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Project 9 (phase II):

Bridging time scales of Climate and Vegetation Change Effects on Denudation: A Coupled Modeling Approach


Investigator Names and Contact Info:

  • Todd Ehlers (Geology/Geophysics). Dept. of Geosciences, University of Tuebingen, Germany
  • Thomas Hickler (Quantitative BioGeography). Senckenberg Biodiversity and Climate Research Center & University of Frankfurt, Germany


Chilean Collaborators Involved:

  • Juan-Pablo Fuentes (Soil Ecology). Dept. Ciencias Forestales y Coservación de la Naturaleza, Santiago, Universidad de Chile, Chile
  • Leandro Paulino (Soil Geochemistry). Depto. Suelos y Recursos Naturales, Facultad de Agronomia, Universidad de Concepción, Chillán, Chile
  • Antonio Maldonado (Paleoclimate). Universidad La Serena & Centro de Estudios Avanzados en Zonas Áridas (CEAZA), Chile



Post-Doc 9a:

Bridging timescales of climate and vegetation change effects on denudation: A coupled modeling approach

supervisors: Prof. T. Ehlers, Prof. T. Hickler


Post-Doc 9b:

Bridging timescales of climate and vegetation change effects on denudation: A coupled modeling approach

supervisors: Prof. T. Hickler, Prof. T. Ehlers


Associated Collaborator Involved:

Topographic diffusion over spatio-temporal scales

  • Alexander Beer. Dept. of Geosciences, University of Tuebingen, Germany


Associated Collaborator Involved:

Climate change in Chile: From past to future from numerical and empirical models





Project summary:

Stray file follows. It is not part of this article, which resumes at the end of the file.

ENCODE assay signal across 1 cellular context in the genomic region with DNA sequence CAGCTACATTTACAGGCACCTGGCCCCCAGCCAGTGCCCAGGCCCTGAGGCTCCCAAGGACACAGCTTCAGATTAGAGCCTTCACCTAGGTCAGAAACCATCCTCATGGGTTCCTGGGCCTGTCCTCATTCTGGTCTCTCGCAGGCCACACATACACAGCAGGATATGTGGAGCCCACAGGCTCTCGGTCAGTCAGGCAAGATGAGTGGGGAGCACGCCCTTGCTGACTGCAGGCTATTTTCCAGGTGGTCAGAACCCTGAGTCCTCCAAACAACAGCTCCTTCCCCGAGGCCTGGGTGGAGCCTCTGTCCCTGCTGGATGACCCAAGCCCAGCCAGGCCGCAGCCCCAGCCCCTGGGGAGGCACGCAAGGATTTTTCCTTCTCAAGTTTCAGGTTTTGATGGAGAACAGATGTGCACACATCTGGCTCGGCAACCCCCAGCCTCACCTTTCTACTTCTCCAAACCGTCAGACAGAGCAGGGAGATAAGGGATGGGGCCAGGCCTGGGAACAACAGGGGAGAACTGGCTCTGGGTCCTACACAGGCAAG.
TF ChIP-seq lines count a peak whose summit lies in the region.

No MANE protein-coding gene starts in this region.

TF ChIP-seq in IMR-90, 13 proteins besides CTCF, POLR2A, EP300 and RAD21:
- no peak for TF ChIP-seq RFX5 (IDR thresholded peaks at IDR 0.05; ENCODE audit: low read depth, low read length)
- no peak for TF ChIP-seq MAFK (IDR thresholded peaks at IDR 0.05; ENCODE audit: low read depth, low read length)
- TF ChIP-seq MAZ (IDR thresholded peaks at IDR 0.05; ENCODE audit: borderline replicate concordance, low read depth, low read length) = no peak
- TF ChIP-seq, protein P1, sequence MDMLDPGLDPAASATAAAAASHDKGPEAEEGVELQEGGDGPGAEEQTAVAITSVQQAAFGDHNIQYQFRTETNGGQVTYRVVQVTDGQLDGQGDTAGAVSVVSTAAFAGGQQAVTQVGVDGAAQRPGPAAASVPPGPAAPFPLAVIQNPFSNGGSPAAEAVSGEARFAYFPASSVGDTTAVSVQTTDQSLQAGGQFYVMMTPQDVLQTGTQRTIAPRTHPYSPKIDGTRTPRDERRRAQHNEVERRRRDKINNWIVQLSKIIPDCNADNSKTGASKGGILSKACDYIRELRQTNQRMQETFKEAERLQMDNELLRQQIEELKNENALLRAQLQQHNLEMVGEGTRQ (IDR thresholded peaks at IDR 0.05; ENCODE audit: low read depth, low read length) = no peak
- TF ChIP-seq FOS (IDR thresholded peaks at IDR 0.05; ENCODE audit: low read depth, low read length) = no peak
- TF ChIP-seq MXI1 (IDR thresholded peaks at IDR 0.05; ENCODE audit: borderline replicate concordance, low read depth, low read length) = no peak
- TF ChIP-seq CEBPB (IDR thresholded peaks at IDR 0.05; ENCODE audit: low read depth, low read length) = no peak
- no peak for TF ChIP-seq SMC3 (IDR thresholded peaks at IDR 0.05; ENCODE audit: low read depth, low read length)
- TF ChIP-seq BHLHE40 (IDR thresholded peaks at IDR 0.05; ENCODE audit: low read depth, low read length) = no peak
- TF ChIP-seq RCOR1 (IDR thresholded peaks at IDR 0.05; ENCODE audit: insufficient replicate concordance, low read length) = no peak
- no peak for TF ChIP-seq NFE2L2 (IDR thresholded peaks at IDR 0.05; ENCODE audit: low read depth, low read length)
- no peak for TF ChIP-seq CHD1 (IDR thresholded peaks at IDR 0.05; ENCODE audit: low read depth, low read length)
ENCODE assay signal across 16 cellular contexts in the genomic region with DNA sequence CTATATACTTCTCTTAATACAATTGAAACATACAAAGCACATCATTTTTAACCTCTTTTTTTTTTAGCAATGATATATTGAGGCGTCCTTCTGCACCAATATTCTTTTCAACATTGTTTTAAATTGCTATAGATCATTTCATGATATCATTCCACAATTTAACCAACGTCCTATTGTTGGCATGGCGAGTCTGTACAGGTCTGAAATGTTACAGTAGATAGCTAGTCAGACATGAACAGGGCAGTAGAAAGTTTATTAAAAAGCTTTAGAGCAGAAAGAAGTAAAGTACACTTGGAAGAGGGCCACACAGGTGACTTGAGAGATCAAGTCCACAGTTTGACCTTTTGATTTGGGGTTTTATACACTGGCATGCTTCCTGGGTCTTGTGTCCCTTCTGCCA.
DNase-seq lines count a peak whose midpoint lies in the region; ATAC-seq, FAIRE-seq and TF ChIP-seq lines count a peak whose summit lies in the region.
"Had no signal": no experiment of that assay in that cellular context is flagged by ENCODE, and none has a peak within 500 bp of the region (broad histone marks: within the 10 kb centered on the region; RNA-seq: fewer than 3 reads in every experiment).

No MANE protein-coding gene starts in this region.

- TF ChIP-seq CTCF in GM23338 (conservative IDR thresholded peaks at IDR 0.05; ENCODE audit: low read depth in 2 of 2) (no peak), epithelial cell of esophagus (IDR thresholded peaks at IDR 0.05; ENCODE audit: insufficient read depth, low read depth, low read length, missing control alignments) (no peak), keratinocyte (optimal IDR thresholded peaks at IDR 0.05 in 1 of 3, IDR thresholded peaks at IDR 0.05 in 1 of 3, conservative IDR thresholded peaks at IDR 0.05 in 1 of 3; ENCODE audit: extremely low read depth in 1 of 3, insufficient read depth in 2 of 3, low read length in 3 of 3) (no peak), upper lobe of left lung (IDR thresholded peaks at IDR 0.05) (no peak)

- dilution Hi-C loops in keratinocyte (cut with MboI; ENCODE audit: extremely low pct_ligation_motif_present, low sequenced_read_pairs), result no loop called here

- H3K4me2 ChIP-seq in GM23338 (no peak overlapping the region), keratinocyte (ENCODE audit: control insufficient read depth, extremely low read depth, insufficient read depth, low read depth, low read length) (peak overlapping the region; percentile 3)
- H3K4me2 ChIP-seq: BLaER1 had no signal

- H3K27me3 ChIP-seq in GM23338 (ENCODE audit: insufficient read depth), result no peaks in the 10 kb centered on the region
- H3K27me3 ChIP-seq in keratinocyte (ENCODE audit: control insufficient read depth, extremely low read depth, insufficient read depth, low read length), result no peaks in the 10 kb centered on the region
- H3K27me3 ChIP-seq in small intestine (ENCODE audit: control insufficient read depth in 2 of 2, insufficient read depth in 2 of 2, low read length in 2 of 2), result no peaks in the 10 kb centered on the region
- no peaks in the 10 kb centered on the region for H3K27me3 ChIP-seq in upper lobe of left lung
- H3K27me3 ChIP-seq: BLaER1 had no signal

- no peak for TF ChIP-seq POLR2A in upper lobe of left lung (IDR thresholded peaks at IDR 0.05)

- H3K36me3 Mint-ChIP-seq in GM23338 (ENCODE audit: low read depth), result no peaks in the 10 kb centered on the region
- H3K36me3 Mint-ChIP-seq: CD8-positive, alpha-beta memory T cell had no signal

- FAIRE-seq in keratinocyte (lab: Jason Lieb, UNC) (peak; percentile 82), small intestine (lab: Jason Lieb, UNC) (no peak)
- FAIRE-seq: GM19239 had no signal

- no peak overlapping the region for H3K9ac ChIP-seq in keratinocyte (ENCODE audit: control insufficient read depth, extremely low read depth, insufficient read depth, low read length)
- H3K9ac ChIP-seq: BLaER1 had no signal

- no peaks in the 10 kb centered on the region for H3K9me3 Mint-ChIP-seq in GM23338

This proposal is a continuation of our work conducted in EarthShape phase 1.  Our phase 1 research quantified how climate and vegetation changes since the Last Glacial Maximum to present impacted topography and erosion rates in the EarthShape study areas. We found significant changes in vegetation and erosion over the last 21 ka, and a non-linear response and thresholds in erosion to vegetation cover change. Based on these results, the dramatic environmental and tectonic changes of the Cenozoic motivate us in this second phase to bridge across longer (million year) timescales to evaluate larger magnitude climate change effects on vegetation related weathering and erosion in the Chilean Coastal Cordillera. We do this by testing the overarching hypothesis that if atmospheric CO2 levels in the Cenozoic decreased by an order of magnitude towards present and climate shifted towards cooler and drier conditions, then: (1) This change would drive a marked decrease in plant productivity and vegetation cover over the Cenozoic, and (2) The vegetation changes would fundamentally alter erosion rates and plant-facilitated weathering would decrease. Thus, present day topography may contain a strong imprint of past vegetation processes. Our exploration and evaluation of this hypothesis will build upon our own and others technical achievements of the first phase. We will apply a coupled dynamic vegetation (LPJ-GUESS) and a landscape evolution (LandLab) model that will be driven by predicted paleoclimate changes (ECHAM5) over the last 34 Ma. Integral and cutting edge to our approach is linking the vegetation and landscape evolution models to calculate changes in biotic (plant facilitated) and abiotic weathering. From this, we will: a) evaluate how transient vegetation changes influence catchment denudation rates, topography, and deep weathering; b) identify the sensitivity of vegetation modulated erosion and weathering to changes in paleo atmospheric CO2, precipitation, and temperature, and c) integrate existing phase 1, and new phase 2 soil, geochemical (denudation rate), geologic, and ecologic data from other projects into our modeling framework.